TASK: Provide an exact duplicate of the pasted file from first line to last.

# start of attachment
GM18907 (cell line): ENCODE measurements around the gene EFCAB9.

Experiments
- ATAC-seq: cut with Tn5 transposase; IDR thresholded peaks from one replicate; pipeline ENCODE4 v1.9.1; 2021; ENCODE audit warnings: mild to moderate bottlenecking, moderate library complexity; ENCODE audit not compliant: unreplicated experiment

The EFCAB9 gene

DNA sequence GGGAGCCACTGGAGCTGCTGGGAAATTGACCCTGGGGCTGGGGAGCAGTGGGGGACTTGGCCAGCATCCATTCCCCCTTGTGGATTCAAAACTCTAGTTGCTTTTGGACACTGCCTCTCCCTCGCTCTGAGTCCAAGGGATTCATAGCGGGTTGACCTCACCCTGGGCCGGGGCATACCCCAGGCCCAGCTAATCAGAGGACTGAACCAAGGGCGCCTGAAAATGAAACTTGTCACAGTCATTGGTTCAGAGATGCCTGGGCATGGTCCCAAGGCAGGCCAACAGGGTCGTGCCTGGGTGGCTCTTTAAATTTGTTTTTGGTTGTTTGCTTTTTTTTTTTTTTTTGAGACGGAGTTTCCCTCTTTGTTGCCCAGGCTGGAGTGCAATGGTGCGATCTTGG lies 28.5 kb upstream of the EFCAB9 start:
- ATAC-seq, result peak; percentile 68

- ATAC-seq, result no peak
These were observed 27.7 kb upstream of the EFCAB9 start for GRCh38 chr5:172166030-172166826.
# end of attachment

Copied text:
GM18907 (cell line): ENCODE measurements around the gene EFCAB9.

Experiments
- ATAC-seq: cut with Tn5 transposase; IDR thresholded peaks from one replicate; pipeline ENCODE4 v1.9.1; 2021; ENCODE audit warnings: mild to moderate bottlenecking, moderate library complexity; ENCODE audit not compliant: unreplicated experiment

The EFCAB9 gene

DNA sequence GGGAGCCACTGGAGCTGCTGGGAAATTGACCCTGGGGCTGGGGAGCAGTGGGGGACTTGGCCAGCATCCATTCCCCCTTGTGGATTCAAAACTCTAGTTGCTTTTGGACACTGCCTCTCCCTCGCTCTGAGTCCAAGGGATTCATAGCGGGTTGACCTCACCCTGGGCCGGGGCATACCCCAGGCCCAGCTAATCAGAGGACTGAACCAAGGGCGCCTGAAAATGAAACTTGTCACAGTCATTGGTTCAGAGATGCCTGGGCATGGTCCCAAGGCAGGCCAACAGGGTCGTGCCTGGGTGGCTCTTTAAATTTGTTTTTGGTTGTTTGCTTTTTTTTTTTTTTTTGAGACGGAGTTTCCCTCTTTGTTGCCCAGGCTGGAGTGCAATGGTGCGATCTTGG lies 28.5 kb upstream of the EFCAB9 start:
- ATAC-seq, result peak; percentile 68

- ATAC-seq, result no peak
These were observed 27.7 kb upstream of the EFCAB9 start for GRCh38 chr5:172166030-172166826.